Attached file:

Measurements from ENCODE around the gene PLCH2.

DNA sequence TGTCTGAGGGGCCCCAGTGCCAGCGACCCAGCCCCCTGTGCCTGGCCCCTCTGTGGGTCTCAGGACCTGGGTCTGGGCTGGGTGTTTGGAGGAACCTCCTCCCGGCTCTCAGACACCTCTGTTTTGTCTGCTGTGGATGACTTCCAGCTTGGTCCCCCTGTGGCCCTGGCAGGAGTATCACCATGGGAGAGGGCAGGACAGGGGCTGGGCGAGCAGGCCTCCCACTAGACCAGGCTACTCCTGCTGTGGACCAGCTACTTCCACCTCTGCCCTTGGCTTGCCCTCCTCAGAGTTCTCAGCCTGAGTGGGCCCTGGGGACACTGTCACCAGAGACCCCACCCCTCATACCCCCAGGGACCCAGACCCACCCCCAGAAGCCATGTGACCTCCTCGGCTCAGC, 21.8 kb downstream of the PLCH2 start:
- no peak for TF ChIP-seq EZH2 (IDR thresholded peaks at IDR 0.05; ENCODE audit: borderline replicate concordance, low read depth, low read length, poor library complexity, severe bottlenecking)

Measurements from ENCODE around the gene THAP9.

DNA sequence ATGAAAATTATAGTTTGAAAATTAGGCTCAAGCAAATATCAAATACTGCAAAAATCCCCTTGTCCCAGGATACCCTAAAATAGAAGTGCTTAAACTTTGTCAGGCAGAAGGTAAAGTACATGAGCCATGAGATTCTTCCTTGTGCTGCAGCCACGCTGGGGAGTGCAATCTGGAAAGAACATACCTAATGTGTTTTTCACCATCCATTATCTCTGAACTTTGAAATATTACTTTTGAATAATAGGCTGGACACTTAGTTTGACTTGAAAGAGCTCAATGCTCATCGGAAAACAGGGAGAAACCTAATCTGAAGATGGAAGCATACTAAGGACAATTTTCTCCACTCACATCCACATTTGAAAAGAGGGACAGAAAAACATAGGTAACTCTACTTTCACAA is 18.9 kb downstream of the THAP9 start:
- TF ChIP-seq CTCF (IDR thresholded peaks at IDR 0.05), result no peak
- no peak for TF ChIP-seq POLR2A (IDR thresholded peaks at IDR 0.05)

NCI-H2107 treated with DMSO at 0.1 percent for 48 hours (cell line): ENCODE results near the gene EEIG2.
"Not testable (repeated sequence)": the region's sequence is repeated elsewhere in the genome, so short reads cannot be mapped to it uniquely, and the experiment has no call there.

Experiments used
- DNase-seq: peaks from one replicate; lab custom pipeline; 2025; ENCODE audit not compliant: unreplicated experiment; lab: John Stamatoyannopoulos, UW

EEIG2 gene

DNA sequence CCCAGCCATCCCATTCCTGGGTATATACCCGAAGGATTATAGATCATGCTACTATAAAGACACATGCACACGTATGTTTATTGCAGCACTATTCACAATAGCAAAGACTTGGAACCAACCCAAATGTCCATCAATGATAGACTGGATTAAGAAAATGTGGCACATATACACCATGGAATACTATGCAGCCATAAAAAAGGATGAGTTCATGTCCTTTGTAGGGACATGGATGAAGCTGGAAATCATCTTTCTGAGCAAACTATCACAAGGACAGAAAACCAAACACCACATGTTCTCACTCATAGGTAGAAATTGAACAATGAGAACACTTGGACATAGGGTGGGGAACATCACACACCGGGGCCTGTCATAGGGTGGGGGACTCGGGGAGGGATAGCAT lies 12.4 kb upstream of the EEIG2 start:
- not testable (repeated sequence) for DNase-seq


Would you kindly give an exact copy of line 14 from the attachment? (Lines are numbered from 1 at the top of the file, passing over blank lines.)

- not testable (repeated sequence) for DNase-seq